Ric Vandett

Ric Vandett

Welcome Home

Of all the holidays we celebrate, the one that means the most to me is Veterans Day. Each holiday is important to different people for different reasons, but Veterans Day is special because it honors the men and women who served our country, often paying the supreme sacrifice for the freedoms we enjoy today.

I respect all veterans, from those who were freezing at Valley Forge to those who are sweltering in the “Sand Box” in the Middle East. But my deepest feelings are for my brothers and sisters who served in Vietnam.

The Vietnam experience unites all who were there. I once wrote a poem entitled “The War” that I believe captures the feeling of many of us who served.

The War

From a noble beginning

To an ignoble end

It parted the nation

As Moses parted a sea

Overnight boys became men

And men died

Politicians argued in Congress

And men died

Students protested in college

And men died

Nixon replaced Johnson

And men died

The sixties became the seventies

And men died

Gone was the reason to go there

Gone was the resolve to stay there

Winning was not as important

As surviving a year

And we went home

To a nation divided

Coming home to a nation divided is an experience all Vietnam vets share. Our returning home was different than that experienced by G.I.s who returned home after World War II. During that war, soldiers stayed until they reached their objective: winning the war. In Vietnam, the objective for individual soldiers was surviving a year, not winning a war. We didn’t have to win in order to go home. We only had to survive for one year. There was no incentive to win the war. For nine years we had thousands of servicemen and women trying to survive, not win. And we succeeded.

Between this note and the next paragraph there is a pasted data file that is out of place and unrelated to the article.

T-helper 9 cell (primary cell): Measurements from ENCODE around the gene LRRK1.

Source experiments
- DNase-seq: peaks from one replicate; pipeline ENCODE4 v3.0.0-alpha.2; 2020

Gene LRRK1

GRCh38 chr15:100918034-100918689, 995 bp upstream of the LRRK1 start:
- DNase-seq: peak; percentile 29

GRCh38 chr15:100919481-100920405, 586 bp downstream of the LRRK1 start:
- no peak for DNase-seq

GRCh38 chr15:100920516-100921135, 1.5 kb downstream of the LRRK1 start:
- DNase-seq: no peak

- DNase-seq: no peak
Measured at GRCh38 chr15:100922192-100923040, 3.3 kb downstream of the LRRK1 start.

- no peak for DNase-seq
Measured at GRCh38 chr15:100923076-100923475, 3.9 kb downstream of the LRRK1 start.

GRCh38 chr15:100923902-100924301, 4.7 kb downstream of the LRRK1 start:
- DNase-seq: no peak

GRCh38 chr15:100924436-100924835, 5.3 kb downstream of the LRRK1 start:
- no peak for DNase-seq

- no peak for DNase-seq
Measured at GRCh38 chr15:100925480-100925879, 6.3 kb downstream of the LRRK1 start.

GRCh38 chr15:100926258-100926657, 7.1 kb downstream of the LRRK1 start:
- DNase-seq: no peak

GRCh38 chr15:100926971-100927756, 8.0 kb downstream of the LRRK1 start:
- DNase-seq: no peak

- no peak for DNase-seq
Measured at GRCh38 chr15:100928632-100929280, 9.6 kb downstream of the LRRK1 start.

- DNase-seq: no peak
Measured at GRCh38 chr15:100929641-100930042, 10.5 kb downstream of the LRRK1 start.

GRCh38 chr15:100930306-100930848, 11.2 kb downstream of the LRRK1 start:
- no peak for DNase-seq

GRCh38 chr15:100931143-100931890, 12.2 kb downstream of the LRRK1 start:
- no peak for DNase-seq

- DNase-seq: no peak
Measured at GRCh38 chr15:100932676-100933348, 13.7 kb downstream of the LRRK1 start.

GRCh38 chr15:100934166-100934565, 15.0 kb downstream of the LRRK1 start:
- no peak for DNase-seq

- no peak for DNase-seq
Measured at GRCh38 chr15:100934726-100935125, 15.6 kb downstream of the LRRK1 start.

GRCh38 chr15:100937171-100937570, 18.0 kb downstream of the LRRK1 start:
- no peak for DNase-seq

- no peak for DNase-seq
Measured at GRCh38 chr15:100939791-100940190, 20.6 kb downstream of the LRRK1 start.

We came home, but there was no homecoming. Returning G.I.s were not thought of as being special because they were coming home all the time. Put in a year and go home. That’s all we had to do. At the end of World War II, the return of the American fighting men meant the end of the war, a glorious, victorious end. Americans returning home during the Vietnam War meant only that they had survived a year. So coming home was special only to the veterans and their families.

Veterans of all wars have stories to share and memories that stay with them always. It is so easy to forget that war is all about people dying. I recall Gen. Patton’s words about the fact that Americans should not die for our country. Our job was to make the other guy die for his country. And all veterans are affected by the concept of dying. Those who served in a war were always close to dying. Whether they were actually in a fire fight, were in a plane, or simply walking in a village or city, our veterans were always close to dying. It’s hard to live with that thought even if that thought was hidden deep in the recesses of our minds. I don’t live today thinking about death, but that’s how I lived that year in Vietnam. That kind of living has to do something to a person. Add to the experience the fact that none of us returned home to a nation grateful for what we had done, and you get a picture of the Vietnam veteran.

Veterans returning from Iraq and Afghanistan have different stories to tell, but they experienced many of the same things those who served in any war experience. Gratefully, they are much more respected by people in this country when they come home. These veterans also carry hidden scars from their experiences.

Veterans Day helps us remember the sacrifices and the service that many men and women have given, are giving, and will someday give to serve this country and to fight to protect the freedoms we all enjoy today. I hope that is how people will view Nov. 11, as a day to honor veterans. It is not a day to celebrate a day off of school. It is not a day to take advantage of special sales. It is a day to remember that every man and woman who serves is willing to give, in Lincoln’s words, “the last full measure of life.”

I shared more about the Vietnam War because that was my personal experience. But men and women have been serving our country since before 1776. Veterans Day honors all of those people.

I’m proud to be part of the fraternity of veterans, and to my brothers and sisters who served in Vietnam, let me say, “Welcome home.”

Ric Vandett

Vandett is the former superintendent of Hickory Public Schools. He enlisted in the Air Force in October 1962, was assigned to the Army in April 1963. He served in Vietnam 1965-1966 with both the First Air Cavalry and the First Infantry divisions.

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